What’s a billion dollars? To a big bank, not much! Bank of America, Wells Fargo, JPMorgan Chase and Citi reported a combined total of $5.3 billion in litigation expenses last year. That’s how accountants record the huge fines and penalties on corporate books. The year before the total was $28.3 billion. (We are happy to say that we were a large part of the 2014 figure, the year Bank of America paid $10 billion in fines.)
The above sums are actually smaller than what the banks really must pay. Often the fines are bifurcated – for Bank of America that meant roughly $10 billion in cash and an additional $6.6 billion in “soft money”; funding for remedial programs.
These sums also don’t include the billions of dollars paid by foreign banks who chose to play in our sandbox and got caught misbehaving.
The numbers are so huge that they become impossible to grasp for the average American. The typical mortgage underwriter, bank teller or customer service rep would be thrilled to get a $50,000 lump sum check… but millions or tens of millions or billions?
Actually, many of those huge fines are courtesy of whistleblowers. Concerned employees who woke up one day and said, “enough!” There were three whistleblower awards in our 2014 Bank of America case totaling $160,000,000.00. Two of those awards went to managers and one to an appraiser.
David vs. Goliath. You don’t have to be the fat cat in the boardroom in order to earn a whistleblower award. You need only have original source (inside) information of wrongdoing and a willingness to step forward.
It is the willingness to come forward that holds back many people. Why would someone become a whistleblower? Good question!
We have represented many folks who have made the big first step and have helped put over a $100 million dollars in their pockets. So we have some experience on what motivates people.
Often, the process starts when an employee becomes aware of wrongdoing at their workplace. Statistics show that 82% of whistleblowers try to fix the problem internally first. That means reporting the problem to higher ups. Incredibly, many companies are so shortsighted that they retaliate against the whistleblower. Others companies simply ignore the problem. Many employees do nothing, even after they have suffered retaliation. The good news, however, is that an increasing number are fed up and stepping forward.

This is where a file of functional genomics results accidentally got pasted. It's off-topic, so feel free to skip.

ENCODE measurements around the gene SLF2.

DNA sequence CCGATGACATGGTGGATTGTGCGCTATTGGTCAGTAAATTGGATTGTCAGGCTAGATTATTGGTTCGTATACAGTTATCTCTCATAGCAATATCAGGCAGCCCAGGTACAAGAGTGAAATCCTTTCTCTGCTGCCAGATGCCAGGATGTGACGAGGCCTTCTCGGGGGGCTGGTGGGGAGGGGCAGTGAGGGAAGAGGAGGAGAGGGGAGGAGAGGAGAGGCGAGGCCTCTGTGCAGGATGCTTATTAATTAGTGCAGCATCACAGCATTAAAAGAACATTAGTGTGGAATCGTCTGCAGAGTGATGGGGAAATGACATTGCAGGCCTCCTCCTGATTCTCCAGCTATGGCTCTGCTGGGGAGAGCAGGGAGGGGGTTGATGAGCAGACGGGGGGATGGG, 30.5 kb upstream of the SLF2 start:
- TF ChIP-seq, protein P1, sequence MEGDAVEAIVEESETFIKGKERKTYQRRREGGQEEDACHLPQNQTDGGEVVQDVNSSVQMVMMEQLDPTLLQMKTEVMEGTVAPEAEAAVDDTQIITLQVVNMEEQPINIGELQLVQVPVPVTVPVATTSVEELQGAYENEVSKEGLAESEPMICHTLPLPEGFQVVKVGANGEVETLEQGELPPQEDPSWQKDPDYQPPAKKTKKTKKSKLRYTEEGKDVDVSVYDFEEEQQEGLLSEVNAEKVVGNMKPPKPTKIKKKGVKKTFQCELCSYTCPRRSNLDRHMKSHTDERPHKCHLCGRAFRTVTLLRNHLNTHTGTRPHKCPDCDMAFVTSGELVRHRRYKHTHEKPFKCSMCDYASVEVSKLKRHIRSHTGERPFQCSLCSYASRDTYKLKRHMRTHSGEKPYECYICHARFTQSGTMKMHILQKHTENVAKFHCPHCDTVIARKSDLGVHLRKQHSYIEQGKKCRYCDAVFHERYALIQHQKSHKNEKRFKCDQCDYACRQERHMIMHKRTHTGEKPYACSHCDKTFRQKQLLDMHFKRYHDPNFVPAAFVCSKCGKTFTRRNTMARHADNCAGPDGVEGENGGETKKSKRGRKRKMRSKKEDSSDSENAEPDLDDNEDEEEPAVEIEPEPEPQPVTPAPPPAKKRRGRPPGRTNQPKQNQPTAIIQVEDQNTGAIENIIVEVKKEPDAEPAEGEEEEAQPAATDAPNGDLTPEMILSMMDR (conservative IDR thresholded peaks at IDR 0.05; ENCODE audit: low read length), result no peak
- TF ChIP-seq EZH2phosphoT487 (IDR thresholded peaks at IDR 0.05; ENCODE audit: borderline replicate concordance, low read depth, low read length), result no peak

Most of our whistleblower clients simply want to do the right thing. There original motivation wasn’t money. It was to correct a wrong.
FIRREA, False Claims Act and Whistleblower Awards
It is easy to ask you to join our clients that have already earned tens of millions of dollars in whistleblower awards. Many readers, however, are probably wondering how that happens. It isn’t like the tooth fairy where money magically appears under your pillow.
There are two primary whistleblower award programs applicable to banking and financial services.
The first is the federal False Claims Act. Dating back to 1863, this law allows people with inside information about fraud involving federal funds or programs to file a lawsuit in the name of the government. If the suit is successful, the whistleblower receives between 15% and 30% of the recovery.
Since most residential mortgages are backed by Fannie Mae, Freddie Mac, FHA or VA, wrongdoing involving the underwriting or servicing of home loans can be a False Claims Act violation. Misuse of TARP funds is also actionable.
Some are thinking, “Wait, how am I going to file a lawsuit against Bank of America on behalf of the government? I am just a bank teller barely feeding my family. Bank of America has trillions of dollars…”
We hear that question a lot. Don’t worry. This is what we do for a living and there is no cost to you unless you get paid by the government. We file the suit, the government does the investigation and ultimately we or they prosecute the case. In other words, we fund the filing of the suit and prosecution if necessary, not you.
The other whistleblower award program is FIRREA. Short for the Financial Institutions Reform, Recovery and Enforcement Act, FIRREA is a law that allows the government to prosecute a wide array of bank misconduct.
On the plus side, one need not show a loss to the government. Virtually any bank fraud may qualify.
On the negative side, awards are capped at $1.6 million. (There is no cap on False Claims Act whistleblower awards).
When reading about these never ending huge banking fines, think of this; despite these huge multi-billion dollar fines, most of the CEO’s of these “too big to fail, too big to jail” monster banks keep getting raises. Brian Moynihan, CEO of Bank of America just received a 23% increase in compensation ($16 million) and this is after his bank paid the largest civil fine in U.S. history.
Everyone is tired of the rich getting richer. If you have inside information of wrongdoing within the financial services industry, contact us. All inquiries are protected by the attorney – client privilege and kept strictly confidential.
There is no reason why you can’t claim your fair share of the pie and help clean up greed and corruption at the same time.
For more information, call or write to me: Attorney Brian Mahany, or (414) 704-6731 (direct).
MahanyLaw – America’s Whistleblower Lawyers